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Burkini Is a Feminist Issue Too

Since several weeks now, the controversy surrounding the burkini ignites the country to such an extent that we could believe this is the latest attack to have taken place. Witnesses of the swirl this matter induced, we observe that Islamists have collectively confined us in a perverted device that takes place in 4 ways.
The most important reversion in this debate is the concealing of the feminist issue.

The biggest skill of Islamists is to clear out from the debate the ideological dimension and the sexist signification of the burkini, the message it is delivering regarding impurity and shame put on the female body, reducing it to a simple racist issue. An anti-Muslim racism can certainly occur in some of the views expressed against the Islamic veil. However, this is not a command of truth incompatible with the irreducibly feminist dimension of the story. One does not invalidate the other and the huge difficulty we're facing here requires that we look at the entirety of the phenomenon in a dialectic way. A similar rhetorical 'tour de force' is at work in the reduction of the problem to an issue of civil liberties.

Read more:  http://sisyphe.org/spip.php?article5299

Except not REALLY Islam (but SOME Islamic CULTURES) 31.Aug.2016 10:38

Mike Novack

Neither the Koran nor Hadiths specify WHAT "modest dress" means. That is purely a cultural matter. This isn't easy to see, since people tend to internalize the rules of their own culture with regard to things like dress. We rarely question them. Thus in our own Western secular culture, "proper dress" isn't just a matter of age and gender but WHERE* one happens to be at the moment, so reasonably complex rules.

Add to this the possibility that a religion (and/or culture) might have rules regarding technical compliance that appears not to be compliant is also forbidden (because might lead others astray). An example of this might be "full covering of hair". Now hair shaved or cut close and a WIG over would be a method of technical compliance with a rule requiring that. And I chose that example precisely because of differences whether that means of complying is allowed << thus for "frumm" Jewish women, allowed; but AFAIK not for any of the strict Muslim communities ---- but BOTH have that "not if deceptive" requirement. It isn't considered deceptive in the Jewish case because ASSUMED she is wearing a wig, its the USUAL method of compliance >>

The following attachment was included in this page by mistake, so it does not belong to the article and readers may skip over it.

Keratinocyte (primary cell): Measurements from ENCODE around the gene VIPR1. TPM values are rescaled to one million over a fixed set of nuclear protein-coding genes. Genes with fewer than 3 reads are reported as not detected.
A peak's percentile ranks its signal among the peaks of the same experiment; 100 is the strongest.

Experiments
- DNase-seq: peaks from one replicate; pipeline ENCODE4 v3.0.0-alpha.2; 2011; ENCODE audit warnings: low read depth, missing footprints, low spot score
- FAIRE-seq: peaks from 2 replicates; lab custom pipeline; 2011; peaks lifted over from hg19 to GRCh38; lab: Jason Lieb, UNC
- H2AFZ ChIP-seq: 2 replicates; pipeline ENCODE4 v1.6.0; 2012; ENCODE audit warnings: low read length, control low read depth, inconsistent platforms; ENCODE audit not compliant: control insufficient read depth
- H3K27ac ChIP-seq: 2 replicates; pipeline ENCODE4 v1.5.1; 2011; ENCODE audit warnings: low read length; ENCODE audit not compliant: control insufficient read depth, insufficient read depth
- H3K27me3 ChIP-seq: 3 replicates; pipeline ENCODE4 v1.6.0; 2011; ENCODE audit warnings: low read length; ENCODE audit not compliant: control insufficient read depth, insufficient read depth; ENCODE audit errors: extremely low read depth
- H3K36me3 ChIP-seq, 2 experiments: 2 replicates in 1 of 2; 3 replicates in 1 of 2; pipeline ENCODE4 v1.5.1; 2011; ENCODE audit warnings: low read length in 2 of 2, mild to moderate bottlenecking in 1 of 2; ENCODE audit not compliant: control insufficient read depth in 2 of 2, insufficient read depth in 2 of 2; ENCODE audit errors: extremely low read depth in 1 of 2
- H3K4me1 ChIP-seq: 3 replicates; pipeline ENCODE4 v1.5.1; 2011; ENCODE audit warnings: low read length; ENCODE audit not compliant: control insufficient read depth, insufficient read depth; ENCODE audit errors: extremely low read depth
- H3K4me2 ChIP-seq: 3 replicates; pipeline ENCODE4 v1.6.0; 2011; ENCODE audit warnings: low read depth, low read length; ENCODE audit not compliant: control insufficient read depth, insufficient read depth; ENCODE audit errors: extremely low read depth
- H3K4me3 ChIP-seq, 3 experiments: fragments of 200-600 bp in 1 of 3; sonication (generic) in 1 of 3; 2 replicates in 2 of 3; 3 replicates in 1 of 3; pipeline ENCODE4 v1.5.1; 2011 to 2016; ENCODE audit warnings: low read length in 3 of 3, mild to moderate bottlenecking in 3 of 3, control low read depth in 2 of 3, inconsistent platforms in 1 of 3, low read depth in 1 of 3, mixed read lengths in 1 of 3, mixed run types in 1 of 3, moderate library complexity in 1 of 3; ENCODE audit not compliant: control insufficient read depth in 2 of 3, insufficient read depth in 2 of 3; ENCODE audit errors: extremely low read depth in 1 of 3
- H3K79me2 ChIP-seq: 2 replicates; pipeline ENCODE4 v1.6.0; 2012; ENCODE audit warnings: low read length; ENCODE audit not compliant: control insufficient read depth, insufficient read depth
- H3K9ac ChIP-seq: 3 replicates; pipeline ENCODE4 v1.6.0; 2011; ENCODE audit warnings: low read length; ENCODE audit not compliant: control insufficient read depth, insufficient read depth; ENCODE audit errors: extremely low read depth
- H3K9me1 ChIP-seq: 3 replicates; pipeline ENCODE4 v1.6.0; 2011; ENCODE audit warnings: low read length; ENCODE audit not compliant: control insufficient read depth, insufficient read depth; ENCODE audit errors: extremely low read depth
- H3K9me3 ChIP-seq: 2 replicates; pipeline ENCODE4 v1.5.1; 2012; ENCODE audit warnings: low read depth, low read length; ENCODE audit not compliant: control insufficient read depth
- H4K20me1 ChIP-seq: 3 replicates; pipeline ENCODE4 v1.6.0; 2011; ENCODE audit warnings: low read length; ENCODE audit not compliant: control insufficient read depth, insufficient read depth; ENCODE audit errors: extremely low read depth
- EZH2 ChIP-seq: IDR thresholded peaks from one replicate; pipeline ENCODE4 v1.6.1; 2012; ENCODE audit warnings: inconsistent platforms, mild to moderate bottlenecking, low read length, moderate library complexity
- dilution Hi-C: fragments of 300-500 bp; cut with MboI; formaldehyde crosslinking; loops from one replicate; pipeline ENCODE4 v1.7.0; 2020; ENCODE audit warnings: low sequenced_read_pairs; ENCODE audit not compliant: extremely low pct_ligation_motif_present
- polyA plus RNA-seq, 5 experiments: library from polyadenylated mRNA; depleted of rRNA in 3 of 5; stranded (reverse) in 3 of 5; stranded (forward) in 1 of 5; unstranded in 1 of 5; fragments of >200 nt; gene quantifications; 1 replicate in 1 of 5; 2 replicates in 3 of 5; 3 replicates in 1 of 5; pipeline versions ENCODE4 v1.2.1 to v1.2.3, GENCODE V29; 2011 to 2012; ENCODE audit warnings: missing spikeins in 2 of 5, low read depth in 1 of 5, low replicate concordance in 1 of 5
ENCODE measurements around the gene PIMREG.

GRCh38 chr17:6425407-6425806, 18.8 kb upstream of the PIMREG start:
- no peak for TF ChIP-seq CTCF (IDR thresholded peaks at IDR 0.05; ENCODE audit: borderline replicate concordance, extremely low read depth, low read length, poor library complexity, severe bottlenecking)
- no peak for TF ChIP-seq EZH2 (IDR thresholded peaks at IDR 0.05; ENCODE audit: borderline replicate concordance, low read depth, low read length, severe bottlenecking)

* Consider dress for the beach. OK on the beach, and maybe walking down the street in close proximity to a beach. But compare with the response somebody dressed like that would receive walking down a street many miles from the nearest beach. Or reverse it. Take the sort of dress normal for a different place, like a formal dinner party. Show up on the beach like that and would certainly be stared at. Unless perhaps nearby clearly a wedding party going on, etc. That is what I mean by our rules having a very strong "where" component.